Same-Sex Marriage and the Rule of Law

July 27th, 2013

Let me preface this post by stressing that I support marriage equality, and agree with the outcomes in both Windsor and Perry. This post has nothing to do with equal protection or due process. Rather, this post focuses on the rule of law.

One of the more unfortunate byproducts of recent cases concerning gay rights has been a drastic departure from the longstanding practice of the government to defend laws until a court tells them not to.

Five years ago, Prop 8 was passed by a majority of Californians (a referendum that I would not have voted for). The Governors of California, first Schwarzenegger and later Brown, made the decision not to defend a law that was passed pursuant to their own state Constitution. The decision to withdraw from the case ultimately led to the Supreme Court dismissing the appeal, because no party had standing. Abdicating the government’s obligation to defend the law deprived millions of Californians of their vote (even though today the measure would almost certainly not pass).

On remand, even though the general practice of the Supreme Court is to wait 30 days for a remand, the 9th Circuit took it upon itself to vacate the stay. (Do you remember when 20 judges on the Central District of California Bankruptcy Court found DOMA unconstitutional? In a totally bizarre and unprecedented opinion? DOJ appealed). Within hours of the 9th Circuit’s order, the California Attorney General officiated at the first marriage with the eponymous plaintiffs from Perry (I watched the beautiful ceremony). The losing party in Perry, which had every right under the law to petition for a rehearing in the due course, was forced to file an emergency appeal, asking Justice Kennedy to stop ongoing ceremonies. The Supreme Court denied it. Again, the 9th Circuit and the California Attorney General, in their haste to get the marriages started, departed from the rules.

Let’s turn to the federal government. As pointed out during oral argument, the President has long defended and enforced federal laws, unless he deemed them to be unconstitutional, or infringed on his own executive power (an OLC opinion to that effect has been on the books fore a long time). The President made the odd decision to stop defending the law, but still enforced DOMA. I guess this is like “taking care, with discretion, that the laws are faithfully executed.” By withdrawing from the appeal, similar to the case in California, the federal government potentially deprived standing to anyone challenging the law (ultimately the Court founding standing for the BLAG, but this was not a given). But even worse, the Administration was so intent on this case going to the Supreme Court–even if the lower court ruled in their favor, that the SG filed a petition for certiorari before judgment in the Second Circuit. It is such an odd procedural wrangling, with the sole purpose of ensuring that *someone* could appeal on behalf of the government, even if it was the BLAG. At every state, the handling of this case departed from the normal rules of the Executive Branch.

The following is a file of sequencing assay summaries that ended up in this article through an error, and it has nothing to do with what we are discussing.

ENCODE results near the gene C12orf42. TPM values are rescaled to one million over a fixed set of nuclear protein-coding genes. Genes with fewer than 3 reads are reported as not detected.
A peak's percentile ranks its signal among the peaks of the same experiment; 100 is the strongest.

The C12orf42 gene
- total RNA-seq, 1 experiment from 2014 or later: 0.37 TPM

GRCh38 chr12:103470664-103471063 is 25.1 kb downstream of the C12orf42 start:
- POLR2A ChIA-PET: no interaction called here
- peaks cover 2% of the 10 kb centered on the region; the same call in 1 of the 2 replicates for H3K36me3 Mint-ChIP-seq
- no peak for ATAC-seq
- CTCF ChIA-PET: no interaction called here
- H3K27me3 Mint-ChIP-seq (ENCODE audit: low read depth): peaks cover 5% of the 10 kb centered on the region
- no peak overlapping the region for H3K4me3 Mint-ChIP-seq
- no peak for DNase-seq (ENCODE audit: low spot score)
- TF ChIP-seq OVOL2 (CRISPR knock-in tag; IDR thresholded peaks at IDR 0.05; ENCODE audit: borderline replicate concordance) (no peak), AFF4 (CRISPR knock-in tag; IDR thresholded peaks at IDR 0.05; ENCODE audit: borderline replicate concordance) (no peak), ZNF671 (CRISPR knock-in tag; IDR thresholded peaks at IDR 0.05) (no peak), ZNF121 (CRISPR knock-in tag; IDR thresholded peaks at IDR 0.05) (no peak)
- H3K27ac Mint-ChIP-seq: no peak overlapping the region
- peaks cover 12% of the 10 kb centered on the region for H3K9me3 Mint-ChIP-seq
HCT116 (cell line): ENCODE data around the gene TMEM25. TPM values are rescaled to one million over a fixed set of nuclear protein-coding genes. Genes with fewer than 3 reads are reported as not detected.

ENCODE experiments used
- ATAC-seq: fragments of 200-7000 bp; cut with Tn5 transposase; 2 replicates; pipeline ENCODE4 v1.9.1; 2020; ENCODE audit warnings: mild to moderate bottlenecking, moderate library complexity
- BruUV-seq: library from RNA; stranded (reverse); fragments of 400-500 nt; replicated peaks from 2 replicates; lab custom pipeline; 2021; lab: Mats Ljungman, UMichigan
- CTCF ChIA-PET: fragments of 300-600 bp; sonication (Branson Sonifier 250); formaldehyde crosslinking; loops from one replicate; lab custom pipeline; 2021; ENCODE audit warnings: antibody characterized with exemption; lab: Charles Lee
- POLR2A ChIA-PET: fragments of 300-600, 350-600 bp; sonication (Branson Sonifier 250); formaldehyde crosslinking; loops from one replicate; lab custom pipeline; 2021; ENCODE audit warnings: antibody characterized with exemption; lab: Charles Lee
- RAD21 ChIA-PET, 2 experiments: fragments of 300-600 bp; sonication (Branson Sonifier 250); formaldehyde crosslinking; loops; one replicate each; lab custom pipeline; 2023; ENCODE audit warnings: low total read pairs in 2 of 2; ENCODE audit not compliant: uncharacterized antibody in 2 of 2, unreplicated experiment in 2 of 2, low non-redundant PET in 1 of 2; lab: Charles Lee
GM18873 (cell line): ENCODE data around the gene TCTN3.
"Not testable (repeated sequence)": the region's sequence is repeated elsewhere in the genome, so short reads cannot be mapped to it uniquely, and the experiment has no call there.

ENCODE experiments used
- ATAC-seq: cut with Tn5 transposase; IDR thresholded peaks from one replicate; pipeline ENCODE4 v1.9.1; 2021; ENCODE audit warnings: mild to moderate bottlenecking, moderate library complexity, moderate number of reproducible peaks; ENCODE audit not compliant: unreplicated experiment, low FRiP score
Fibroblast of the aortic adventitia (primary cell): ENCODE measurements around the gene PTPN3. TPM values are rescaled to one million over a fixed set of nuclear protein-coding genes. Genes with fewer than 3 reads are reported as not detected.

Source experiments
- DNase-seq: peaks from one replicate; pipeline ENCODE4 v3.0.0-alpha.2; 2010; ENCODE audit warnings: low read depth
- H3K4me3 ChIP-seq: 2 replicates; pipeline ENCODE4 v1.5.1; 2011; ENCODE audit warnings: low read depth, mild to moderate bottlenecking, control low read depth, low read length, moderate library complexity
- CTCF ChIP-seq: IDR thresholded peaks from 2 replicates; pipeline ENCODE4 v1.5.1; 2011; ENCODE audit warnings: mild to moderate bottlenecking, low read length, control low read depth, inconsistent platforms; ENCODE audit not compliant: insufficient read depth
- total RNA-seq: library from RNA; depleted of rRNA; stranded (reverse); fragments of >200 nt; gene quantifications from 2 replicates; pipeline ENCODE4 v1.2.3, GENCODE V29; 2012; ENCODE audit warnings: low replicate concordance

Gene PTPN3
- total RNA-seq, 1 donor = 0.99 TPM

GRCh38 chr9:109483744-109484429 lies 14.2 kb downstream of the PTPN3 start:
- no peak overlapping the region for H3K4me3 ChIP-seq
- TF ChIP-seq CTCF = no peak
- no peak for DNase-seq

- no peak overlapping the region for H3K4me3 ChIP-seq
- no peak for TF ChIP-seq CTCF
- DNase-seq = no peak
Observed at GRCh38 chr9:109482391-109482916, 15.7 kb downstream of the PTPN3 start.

Fast-forward to after Perry was decided. The Pennsylvania Attorney General has made the decision not to defend the state’s ban on same-sex marriage–even though the state laws (as I understand them) mandates that she defend all laws unless she independently determines it is unconstitutional. Nah, she said. She thinks the ban is unconstitutional, even though this conclusion does not necessarily follow from Windsor (unless you follow Justice Scalia’s dissent). No matter. Unlike California,where both the Governor and AG decided not to support the Prop  8 defense, Pennsylvania has a Republican Governor, Tom Corbett,who will defend the law.

More news from the Commonwealth. A county official, the “Register of Wills,” has personally decided that the state’s ban on SSM violates the Constitution. So what did he decide?  He’ll hand out marriage licenses to same-sex couples.

“I am going by my lights here. I am going by what I think is right,” stated Montgomery County’s Register of Wills, D. Bruce Hanes. He began issuing the licenses Wednesday morning, a day after signaling his willingness to do so.

Hanes said he doesn’t believe the state statute limiting marriage licenses to heterosexual couples complies with the Pennsylvania Constitution.

I do not know anything about the role of the Register of Wills. Though, I’m fairly certain that such a determination lies with a commonwealth court. I agree that members of the executive branch, and the legislative branch, should adhere to their oaths, and not do something unconstitutional. But this is a stretch of our separation of powers for officials to unilaterally make this decision.

All of these vignettes should trouble us–as soon as we peel back the fact that we may like the outcome. It’s not hard to fashion scenarios where a different executive branch official unilaterally makes decisions that can frustrate goals you may like. The failure to defend laws may totally insulate them from judicial review. Only *after* Perry was decided, did Erwin Chemerinsky come around and say, hey, we should worry about government’s not defending certain laws. Convenient.

The social movement behind the pursuit of marriage equality in this country, in all branches of government at the state and local level, has been remarkable. But I fear that we have made many exceptions to the rule of law that are unfortunate, and largely ignored the last few years.

Let’s not be so cheerful when authorities flagrantly ignore the law, based on a speculation of what courts will do. Sue the bastards. And let the courts make this decision.